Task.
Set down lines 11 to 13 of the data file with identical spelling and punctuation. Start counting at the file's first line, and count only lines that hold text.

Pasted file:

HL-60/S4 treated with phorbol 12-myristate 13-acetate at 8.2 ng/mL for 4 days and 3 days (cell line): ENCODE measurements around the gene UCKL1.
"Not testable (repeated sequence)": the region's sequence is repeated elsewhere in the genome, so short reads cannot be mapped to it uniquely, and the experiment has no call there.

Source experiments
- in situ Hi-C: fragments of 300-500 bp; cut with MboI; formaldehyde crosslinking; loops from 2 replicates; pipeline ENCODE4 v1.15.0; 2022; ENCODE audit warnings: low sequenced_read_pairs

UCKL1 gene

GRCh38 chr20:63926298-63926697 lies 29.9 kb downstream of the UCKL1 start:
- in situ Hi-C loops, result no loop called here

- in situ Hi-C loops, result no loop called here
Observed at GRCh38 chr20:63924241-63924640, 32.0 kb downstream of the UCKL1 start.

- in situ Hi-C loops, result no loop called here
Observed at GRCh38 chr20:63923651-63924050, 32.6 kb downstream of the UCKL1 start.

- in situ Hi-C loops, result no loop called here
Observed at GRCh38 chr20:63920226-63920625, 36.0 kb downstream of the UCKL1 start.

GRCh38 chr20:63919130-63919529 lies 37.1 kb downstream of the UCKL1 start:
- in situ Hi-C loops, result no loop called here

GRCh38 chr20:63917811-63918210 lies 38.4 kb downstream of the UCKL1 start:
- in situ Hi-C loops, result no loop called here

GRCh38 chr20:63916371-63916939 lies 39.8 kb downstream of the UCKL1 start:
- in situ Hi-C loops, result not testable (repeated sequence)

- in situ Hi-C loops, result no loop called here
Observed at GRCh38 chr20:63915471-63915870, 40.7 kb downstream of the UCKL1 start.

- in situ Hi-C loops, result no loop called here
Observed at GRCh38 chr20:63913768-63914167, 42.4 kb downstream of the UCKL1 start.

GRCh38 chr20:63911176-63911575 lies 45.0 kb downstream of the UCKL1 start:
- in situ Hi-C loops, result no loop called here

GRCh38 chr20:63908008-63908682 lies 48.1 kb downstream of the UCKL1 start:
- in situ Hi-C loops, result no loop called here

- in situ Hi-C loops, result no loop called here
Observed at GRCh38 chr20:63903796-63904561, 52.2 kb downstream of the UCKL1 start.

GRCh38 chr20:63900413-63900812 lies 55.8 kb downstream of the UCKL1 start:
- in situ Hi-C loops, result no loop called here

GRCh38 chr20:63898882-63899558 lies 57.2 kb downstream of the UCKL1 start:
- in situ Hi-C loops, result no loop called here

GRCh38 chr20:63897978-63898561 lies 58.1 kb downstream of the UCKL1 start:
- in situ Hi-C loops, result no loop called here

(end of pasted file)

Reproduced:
Observed at GRCh38 chr20:63923651-63924050, 32.6 kb downstream of the UCKL1 start.

- in situ Hi-C loops, result no loop called here
Observed at GRCh38 chr20:63920226-63920625, 36.0 kb downstream of the UCKL1 start.